The PFGE patterns of the S. dysenteriae type 1 strains isolated in the 1988 epidemic and a strain isolated in 1995 in a sporadic case in Calcutta differed from those isolated during 2002 and 2003. All the recent epidemic strains were found to be closely related (Fig. (Fig.1),1), and the strains isolated from patients with sporadic cases admitted to the BCRCH during almost the same time frame exhibited strong similarity to the epidemic strains. However, discrete clones were also detected among patients with sporadic cases from Calcutta (strains BCH518 and NT4359) (Fig. (Fig.1).1). Dendrogram analysis indicated that the 1988 epidemic strains are identical (Fig. (Fig.2,2, cluster A) but different from seven recent epidemic strains (Fig. (Fig.2,2, cluster B).

FIG. 1.
PFGE profiles of S. dysenteriae type 1 strains after digestion with XbaI. Strains D1, D2, D44, 18, 21, and 25 represent the 2002 dysentery epidemic. Strain AZ11 was isolated from Aizal in 2003. Strains HU8, HU10, and HU29 were isolated during a 1988 outbreak ...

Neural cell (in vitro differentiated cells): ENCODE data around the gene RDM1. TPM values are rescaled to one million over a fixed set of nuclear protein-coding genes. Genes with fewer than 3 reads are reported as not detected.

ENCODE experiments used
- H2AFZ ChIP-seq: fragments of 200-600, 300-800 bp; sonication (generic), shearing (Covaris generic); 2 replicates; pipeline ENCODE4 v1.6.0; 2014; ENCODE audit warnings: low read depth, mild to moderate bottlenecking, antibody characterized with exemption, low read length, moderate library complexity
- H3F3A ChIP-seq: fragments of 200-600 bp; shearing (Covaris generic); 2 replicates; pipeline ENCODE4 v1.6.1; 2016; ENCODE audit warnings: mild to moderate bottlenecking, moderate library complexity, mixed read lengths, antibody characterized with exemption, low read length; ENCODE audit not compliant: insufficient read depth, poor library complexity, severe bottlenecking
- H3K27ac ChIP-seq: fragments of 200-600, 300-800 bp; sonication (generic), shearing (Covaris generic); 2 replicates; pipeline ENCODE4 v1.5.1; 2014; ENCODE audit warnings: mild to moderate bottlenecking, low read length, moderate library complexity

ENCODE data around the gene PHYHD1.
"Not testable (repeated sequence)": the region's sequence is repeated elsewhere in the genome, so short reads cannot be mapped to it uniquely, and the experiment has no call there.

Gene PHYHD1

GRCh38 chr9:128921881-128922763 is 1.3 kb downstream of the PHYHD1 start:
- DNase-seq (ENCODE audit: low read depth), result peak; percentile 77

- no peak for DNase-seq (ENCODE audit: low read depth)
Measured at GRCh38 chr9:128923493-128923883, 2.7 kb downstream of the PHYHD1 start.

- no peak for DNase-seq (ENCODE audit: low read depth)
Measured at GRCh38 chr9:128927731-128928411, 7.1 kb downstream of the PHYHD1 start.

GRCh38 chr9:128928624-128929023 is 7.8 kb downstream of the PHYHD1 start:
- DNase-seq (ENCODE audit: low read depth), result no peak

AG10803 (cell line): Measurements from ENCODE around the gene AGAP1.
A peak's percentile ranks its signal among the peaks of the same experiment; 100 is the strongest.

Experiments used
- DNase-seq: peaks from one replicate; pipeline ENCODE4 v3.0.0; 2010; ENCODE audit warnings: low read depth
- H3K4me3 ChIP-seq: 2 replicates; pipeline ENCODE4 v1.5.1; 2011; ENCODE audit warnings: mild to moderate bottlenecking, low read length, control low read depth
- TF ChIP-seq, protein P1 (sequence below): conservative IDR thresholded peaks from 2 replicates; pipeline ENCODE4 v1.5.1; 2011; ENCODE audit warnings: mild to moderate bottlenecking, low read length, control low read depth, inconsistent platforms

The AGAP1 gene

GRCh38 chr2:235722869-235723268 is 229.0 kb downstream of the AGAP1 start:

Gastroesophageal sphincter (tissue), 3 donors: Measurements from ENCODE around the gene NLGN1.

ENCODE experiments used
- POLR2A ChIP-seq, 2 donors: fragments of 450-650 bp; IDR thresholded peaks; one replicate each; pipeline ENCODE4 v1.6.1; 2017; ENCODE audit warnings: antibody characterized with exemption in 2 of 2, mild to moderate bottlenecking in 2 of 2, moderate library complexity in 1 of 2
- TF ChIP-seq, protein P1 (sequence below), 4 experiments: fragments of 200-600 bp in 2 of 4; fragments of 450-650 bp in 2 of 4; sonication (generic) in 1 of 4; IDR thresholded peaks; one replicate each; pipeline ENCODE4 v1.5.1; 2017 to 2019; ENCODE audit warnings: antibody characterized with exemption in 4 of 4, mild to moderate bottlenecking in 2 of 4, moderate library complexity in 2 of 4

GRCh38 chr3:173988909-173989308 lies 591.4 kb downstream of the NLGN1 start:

FIG. 2.
Dendrogram analysis of the S. dysenteriae type 1 strains based on the PFGE profiles with Diversity Database software (Bio-Rad) employing the UPGMA method, which grouped clusters A and B.

Considering the PFGE clonal criteria (17), we observed that many strains from patients with sporadic cases were clonally related to epidemic strains isolated during the same period (Table (Table1).1). Chronologically, we first detected a new clone of S. dysenteriae type 1 among 2002 epidemic case patients, followed by sporadic diarrheal case patients admitted to the BCRCH, Calcutta, and in outbreak cases in Mizoram in 2003. This result indicates that the recent multiply drug-resistant strains of S. dysenteriae type 1 are spreading from the outbreak-affected areas to other regions. The reemergence of S. dysenteriae type 1 with epidemic potential is cause for concern. This trend should be carefully monitored in India and neighboring countries.


This work was supported in part by the Indian Council of Medical Research (project no. 5/3/3/5/99-ECD-I) and the Japan International Cooperation Agency (JICA/NICED project 054-1061-E-0).